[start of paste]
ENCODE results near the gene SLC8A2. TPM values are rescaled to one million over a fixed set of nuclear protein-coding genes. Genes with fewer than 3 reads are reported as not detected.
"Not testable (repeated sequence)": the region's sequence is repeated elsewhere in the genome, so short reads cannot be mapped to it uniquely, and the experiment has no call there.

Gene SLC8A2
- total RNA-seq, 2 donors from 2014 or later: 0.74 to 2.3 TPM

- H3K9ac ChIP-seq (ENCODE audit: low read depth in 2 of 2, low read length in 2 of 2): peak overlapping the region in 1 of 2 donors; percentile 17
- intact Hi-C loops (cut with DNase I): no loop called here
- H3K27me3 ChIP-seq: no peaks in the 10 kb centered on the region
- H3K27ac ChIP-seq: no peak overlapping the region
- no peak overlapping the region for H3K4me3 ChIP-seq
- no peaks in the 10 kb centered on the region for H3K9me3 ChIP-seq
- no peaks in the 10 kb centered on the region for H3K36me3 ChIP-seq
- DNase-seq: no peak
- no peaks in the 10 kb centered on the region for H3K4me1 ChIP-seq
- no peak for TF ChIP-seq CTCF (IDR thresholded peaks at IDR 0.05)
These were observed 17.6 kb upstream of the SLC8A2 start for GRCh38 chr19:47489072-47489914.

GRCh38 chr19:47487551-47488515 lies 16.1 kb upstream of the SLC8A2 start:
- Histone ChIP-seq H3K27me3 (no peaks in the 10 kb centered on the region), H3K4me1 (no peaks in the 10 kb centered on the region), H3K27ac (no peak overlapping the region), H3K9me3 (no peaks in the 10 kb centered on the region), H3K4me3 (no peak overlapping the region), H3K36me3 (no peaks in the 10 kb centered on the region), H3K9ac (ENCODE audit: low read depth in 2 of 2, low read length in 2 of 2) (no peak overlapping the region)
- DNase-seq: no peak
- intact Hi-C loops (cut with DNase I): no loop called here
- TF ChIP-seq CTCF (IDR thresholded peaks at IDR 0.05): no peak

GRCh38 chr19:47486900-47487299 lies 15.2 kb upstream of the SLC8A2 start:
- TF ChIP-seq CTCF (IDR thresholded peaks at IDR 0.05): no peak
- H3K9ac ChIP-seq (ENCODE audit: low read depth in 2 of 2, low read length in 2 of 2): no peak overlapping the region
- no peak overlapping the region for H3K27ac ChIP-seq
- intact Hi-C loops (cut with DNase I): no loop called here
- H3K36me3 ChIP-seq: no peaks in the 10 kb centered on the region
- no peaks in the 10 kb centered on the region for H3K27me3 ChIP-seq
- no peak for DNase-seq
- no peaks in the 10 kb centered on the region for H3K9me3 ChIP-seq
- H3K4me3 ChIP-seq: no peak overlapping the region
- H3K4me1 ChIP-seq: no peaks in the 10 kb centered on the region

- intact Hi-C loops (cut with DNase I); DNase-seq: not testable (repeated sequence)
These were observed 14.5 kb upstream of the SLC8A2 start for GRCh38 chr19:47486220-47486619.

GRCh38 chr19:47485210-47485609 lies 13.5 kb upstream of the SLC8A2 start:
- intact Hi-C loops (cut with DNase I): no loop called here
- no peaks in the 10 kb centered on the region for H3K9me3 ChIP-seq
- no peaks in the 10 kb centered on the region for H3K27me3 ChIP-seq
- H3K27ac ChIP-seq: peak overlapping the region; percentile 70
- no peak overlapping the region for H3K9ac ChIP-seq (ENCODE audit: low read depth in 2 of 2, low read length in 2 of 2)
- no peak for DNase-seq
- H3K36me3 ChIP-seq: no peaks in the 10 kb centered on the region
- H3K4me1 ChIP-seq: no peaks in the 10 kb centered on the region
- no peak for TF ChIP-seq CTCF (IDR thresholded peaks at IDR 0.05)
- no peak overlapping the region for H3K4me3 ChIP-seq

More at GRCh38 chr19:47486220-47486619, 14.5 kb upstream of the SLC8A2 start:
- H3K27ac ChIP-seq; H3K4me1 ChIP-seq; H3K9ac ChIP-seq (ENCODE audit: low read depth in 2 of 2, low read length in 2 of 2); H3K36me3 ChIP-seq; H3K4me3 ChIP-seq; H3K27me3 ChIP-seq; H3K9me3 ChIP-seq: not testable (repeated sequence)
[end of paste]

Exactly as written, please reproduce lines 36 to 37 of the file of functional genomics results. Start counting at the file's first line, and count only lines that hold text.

- no peaks in the 10 kb centered on the region for H3K9me3 ChIP-seq
- no peaks in the 10 kb centered on the region for H3K27me3 ChIP-seq